D, for each monkey. Monkeys F and Z had stereotaxic sagittal and coronal pairs tested; we represent here the sagittal pairs with a lateral distance of zero, and coronal pairs were tested at a lateral distance of 6 mm in monkey F, and 3 mm in monkey Z. Sagittal distances were the same as for the coronal tests. These comparisons reveal a greater concomitance of 10–25 oscillations for sagittal pairs over coronal pairs, [monkey F, t
(82) = −5.32, p
< 0.001, monkey Z, t
(20) = −4.54, p
< 0.001], while concomitance for diagonal pairs in monkey K was not different when comparing a lateral distance of 2 and 6 mm [t
(20) = −1.08, p
= 0.294]. The sagittal pairs thus had a greater tendency to oscillate simultaneously than coronal, even if the effective distance separating the pair elements was the same.
Figure 2. Oscillation and synchronization properties of cerebellar GCL LFPs during rest. (A,B) Relationship between the 10–25 Hz oscillatory content (% of the LFP signal between 10–25 Hz) at both recording sites for a sagittal and a coronal pair in monkey F. Linear correlation value (r), regression line and 95% confidence interval indicated. (C) Averaged cross-correlograms (s.d., gray area) for multiple windows (n = 1250) for a sagittal and a coronal pair in monkey Z. (D) Mean and standard deviation for cross-correlation and concomitance coefficients in relation to both the lateral and the total distances between the two recorded sites for each monkey (K, F, and Z).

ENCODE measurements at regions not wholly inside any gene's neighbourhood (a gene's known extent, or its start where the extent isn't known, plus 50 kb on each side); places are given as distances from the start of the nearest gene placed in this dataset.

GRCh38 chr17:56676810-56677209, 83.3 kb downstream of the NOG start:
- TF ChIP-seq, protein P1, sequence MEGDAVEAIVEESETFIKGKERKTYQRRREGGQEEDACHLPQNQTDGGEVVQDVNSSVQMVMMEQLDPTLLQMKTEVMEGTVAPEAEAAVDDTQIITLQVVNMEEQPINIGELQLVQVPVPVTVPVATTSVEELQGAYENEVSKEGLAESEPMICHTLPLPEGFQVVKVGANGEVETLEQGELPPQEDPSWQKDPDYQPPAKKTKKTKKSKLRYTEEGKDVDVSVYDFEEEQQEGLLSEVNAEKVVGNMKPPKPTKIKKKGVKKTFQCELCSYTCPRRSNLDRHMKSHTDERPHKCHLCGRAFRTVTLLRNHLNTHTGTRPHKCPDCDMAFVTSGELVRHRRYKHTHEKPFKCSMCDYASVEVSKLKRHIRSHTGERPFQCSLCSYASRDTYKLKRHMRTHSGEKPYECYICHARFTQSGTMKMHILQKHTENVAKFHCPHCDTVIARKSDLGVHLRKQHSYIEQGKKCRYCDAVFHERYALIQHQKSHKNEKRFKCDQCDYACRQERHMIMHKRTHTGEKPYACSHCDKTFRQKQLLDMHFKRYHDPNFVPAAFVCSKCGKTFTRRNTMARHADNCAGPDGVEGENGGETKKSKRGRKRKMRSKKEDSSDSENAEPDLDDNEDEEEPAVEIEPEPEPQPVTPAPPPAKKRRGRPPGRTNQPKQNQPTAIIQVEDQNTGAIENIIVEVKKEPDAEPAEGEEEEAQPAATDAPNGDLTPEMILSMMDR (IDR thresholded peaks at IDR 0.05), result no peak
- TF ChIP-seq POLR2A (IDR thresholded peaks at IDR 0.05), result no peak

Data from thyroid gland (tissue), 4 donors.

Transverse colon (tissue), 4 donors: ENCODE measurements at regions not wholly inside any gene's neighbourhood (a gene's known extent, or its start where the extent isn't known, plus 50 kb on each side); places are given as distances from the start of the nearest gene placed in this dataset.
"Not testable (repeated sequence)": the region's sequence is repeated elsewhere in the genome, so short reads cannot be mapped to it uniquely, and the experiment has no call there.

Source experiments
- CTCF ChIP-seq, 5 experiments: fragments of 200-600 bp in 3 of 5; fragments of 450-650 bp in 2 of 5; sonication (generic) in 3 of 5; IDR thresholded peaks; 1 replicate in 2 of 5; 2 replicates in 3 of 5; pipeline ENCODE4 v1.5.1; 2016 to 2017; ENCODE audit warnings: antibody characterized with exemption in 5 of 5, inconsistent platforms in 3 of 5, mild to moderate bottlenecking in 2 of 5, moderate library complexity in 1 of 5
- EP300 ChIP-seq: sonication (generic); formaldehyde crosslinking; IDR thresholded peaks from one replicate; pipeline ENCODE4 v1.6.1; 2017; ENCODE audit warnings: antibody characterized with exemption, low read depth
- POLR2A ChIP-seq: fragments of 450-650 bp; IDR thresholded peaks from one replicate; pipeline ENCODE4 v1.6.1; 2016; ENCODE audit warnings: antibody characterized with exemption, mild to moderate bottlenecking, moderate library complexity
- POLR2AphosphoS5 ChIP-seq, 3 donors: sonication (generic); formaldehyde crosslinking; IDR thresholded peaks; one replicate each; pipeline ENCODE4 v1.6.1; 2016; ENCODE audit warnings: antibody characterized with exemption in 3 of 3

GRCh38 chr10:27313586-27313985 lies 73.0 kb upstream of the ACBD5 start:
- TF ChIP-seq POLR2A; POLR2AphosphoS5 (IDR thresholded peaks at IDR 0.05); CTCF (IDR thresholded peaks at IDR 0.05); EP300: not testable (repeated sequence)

For the same pairs, LFP cross-correlation coefficients across the same multiple 200-ms time windows were measured to evaluate synchronization (Figures 2
C,D). The example shown for two pairs from monkey Z (Figure 2
C, 1250 windows) present a greater sagittal than coronal synchronization, at zero lag, and regular across windows, as can be evaluated from the overlaid standard deviation. From the whole dataset, for monkeys F and Z, cross-correlation coefficient values for sagittal pairs (zero mm lateral distance on the abscissa) were twice as high as those of coronal pairs (3 or 6 mm lateral distance), as shown in Figure 2
D [monkey F, Kruskal–Wallis test, H t
(1,245) = 116.81, p
< 0.001; monkey Z, t
(145) = −39.71, p
< 0.01]. In monkey K, with diagonally-oriented pairs, the cross-correlation coefficients were between the values of coronal and sagittal pairs [t
(96) = −27.03, p
< 0.01, higher for a lateral distance of 2 mm vs. 6 mm].
These concomitance and synchronization results provide evidence that LFP-LFP relations in the rest condition showed anisotropy, with greater similarities in the signals recorded at each site when the electrodes were arranged sagittally, in contrast to the other orientations. A striking feature here is that sagittal concomitance and cross-correlation were much higher than the coronal values, despite having the same effective distance separating the LFP recording sites.
Oscillations and Synchronization During Active and Passive Expectancy
The 10–25 Hz GCL LFP oscillations and synchronization between recorded sites were also evaluated during active expectancy (the lever-press task), and passive expectancy (free rewards). In active expectancy, the monkey had to wait until the appropriate time window to press the lever, while in passive expectancy, the lever was taken away, and the monkey did not have to move at all; in this condition, both monkeys (F and Z) remained immobile. Results are shown in Figures 3
A–F (one experimental session in sagittal and one in coronal for monkey F, and G,H group data, for monkeys F and Z). For both monkeys, LFP oscillations were modulated during the active task (see Figures 3